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When Does Life Begin?

Once again the debate over abortion and, to a lesser degree, stem cell research, is figuring in US political debate.

In the Right to Life movement it is axiomatic that life begins at conception. This is the bedrock principle used in every argument that I have heard in the debates about stem cell research and abortion. The assumption appears to be that placing the beginning of life at conception is biblically based and that it therefore has divine sanction.

Thus, those who argue for the reversal of Roe V Wade, for example, make the case that the Supreme Court was in essence usurping the authority of God in allowing abortion unconditionally during the first trimester, and conditionally during the second trimester of a woman's pregnancy. In such cases, abortion amounts to murder as it is a human life that is being terminated.

But where in the Bible is the belief to be found that life begins at conception?

What I find resoundingly communicated is the fundamental idea that God is the creator of life. This is such an important principle that God appears to author life PRIOR to conception. As the Lord is quoted as saying to the prophet Jeremiah: "Before I formed you in the womb I knew you, and before you were born I consecrated you; I appointed you a prophet to the nations."

Not only does Jeremiah’s life begin prior to conception – in the mind of God – but Jeremiah’s destiny is formed then and there, as was Creation itself, in God’s mind and by God’s command. Indeed, the very notion of "conception" in the Bible does not refer to the fertilization of an egg by a sperm, rather conception is what happens when God "conceives" of someone or something.

The Biblical notion of conception

The Psalmist, in fact, paints a vivid picture of the process: "Thou knowest me right well; my frame was not hidden from thee, when I was being made in secret, intricately wrought in the depths of the earth. Thy eyes beheld my unformed substance; in thy book were written, every one of them, the days that were formed for me, when as yet there was none of them." (Psalm 139)

In this account, conception does not even happen in the uterus; it happens in the "secret" place of God’s own mind beyond this world of time and space. Again, the basic biblical teaching about the beginning of life is that it happens at God’s initiative, by God’s command, in God’s mind.

The Biblical writers did not even have the notion of conception that we have arrived at only recently through scientific investigation. They believed that the male sperm was the "seed" of life and that this seed is "planted" in the womb where it grows like any other seed. Clearly, in this, the biblical view, our notion of "conception" has no place.

In the biblical view human life no more begins at conception than the apple begins when an apple seed finds its way into the ground.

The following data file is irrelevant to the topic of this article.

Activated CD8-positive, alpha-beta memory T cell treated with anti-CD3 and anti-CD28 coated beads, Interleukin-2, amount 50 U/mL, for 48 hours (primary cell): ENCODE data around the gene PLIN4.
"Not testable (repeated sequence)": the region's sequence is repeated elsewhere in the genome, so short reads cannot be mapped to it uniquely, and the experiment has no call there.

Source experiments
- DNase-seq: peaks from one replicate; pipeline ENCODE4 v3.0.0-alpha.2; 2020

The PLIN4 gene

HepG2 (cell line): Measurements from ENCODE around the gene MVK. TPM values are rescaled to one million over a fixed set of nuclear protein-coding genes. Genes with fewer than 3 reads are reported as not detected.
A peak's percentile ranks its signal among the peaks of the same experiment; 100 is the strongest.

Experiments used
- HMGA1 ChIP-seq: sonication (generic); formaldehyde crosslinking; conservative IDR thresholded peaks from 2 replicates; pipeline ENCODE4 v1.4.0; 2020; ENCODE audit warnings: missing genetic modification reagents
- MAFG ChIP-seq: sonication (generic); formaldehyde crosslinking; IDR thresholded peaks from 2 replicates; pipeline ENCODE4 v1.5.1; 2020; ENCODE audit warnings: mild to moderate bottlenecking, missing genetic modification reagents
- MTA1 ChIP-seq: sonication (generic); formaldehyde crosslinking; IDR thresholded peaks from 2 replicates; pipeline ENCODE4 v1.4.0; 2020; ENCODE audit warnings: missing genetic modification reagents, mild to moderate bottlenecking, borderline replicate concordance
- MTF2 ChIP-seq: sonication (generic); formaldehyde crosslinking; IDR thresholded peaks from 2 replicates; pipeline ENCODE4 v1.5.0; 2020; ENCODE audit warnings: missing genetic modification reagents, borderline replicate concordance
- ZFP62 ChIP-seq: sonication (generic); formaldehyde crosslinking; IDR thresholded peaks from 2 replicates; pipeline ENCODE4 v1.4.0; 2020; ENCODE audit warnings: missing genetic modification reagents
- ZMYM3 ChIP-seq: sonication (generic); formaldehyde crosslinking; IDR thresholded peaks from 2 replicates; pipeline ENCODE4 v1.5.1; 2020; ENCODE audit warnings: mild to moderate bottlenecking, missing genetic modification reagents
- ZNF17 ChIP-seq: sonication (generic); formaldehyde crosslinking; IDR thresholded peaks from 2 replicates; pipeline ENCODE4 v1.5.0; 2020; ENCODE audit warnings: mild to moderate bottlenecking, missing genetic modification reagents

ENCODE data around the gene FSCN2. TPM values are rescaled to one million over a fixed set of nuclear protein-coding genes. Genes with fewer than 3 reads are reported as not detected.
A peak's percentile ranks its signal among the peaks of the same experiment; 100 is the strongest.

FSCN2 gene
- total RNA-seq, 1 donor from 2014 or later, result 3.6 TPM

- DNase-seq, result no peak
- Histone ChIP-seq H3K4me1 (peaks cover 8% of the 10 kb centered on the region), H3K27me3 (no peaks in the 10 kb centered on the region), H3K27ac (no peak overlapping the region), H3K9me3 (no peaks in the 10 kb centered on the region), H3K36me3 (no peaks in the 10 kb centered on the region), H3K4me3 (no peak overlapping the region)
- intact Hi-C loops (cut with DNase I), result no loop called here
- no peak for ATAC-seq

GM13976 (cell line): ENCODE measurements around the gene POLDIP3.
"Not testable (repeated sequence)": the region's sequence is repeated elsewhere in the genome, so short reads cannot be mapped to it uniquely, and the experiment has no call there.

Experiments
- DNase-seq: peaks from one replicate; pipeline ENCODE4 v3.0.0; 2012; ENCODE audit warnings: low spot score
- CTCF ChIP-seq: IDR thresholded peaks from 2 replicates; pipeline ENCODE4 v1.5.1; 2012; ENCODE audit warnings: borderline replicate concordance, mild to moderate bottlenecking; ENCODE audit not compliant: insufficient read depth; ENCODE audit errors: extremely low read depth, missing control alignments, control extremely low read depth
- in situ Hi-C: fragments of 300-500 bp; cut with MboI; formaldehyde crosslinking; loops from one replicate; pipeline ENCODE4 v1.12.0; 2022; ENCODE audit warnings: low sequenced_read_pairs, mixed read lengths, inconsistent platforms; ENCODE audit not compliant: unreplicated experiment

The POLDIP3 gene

The relatively modern idea that life begins at conception is entirely unbiblical. Not only that, it is more in accord with a purely humanistic perspective for it places the initiative for life in the hands of the human parents. According to our entirely modern notion, life begins, not in the mind of God, but in the womb of a woman following intercourse. That this understanding of how life begins postdates the Bible entirely does not seem to matter to those who rely upon it.

So familiar are we moderns with the basic "facts of life," that we sometimes confuse "fact" with "theology," and raise scientific knowledge to the level of revealed truth.

In fact, the notion that life begins at conception, substitutes a humanistic notion for a clear biblical teaching, and makes scientific understanding do the work of biblical faith.

This may be a good and valid substitution to make, given what we know about how life begins, but it’s important that those who make such moves understand what it is they are doing. Members of the Right to Life movement are doing precisely what they accuse their liberal opponents of doing, namely, substituting modern scientific theory for revealed truth.

When someone argues that life "begins" at conception, and should be morally and legally protected from that point forward, they have no stronger legs to stand on than those who argue that life begins at birth. Both points of view are arbitrary, and one can claim no greater religious or theological authority for the former than the later.

Bottom line:

For the purpose of living together in a pluralistic democracy, differences of opinion and belief in this matter will need to be worked out through civil debate, not by recourse to what "the Bible teaches."

Charles Henderson

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The Rev. Charles P. Henderson is a Presbyterian minister and Executive Director of
  CrossCurrents.
He is the author of God and Science (John Knox Press, 1986).  
A revised and expanded version of the book is appearing here.
God and Science (Hypertext Edition, 2005).
He is also editor of a new book, featuring articles by world class scientists and theologians, and illustrating the leading views on the relationship between science and religion:
Faith, Science and the Future (CrossCurrents Press, 2007).

Charles also tracks the boundry between the virtual and the real at his blog: Next World Design, focusing on the mediation of art, science and spirituality in the metaverse.  

For more information about Charles Henderson.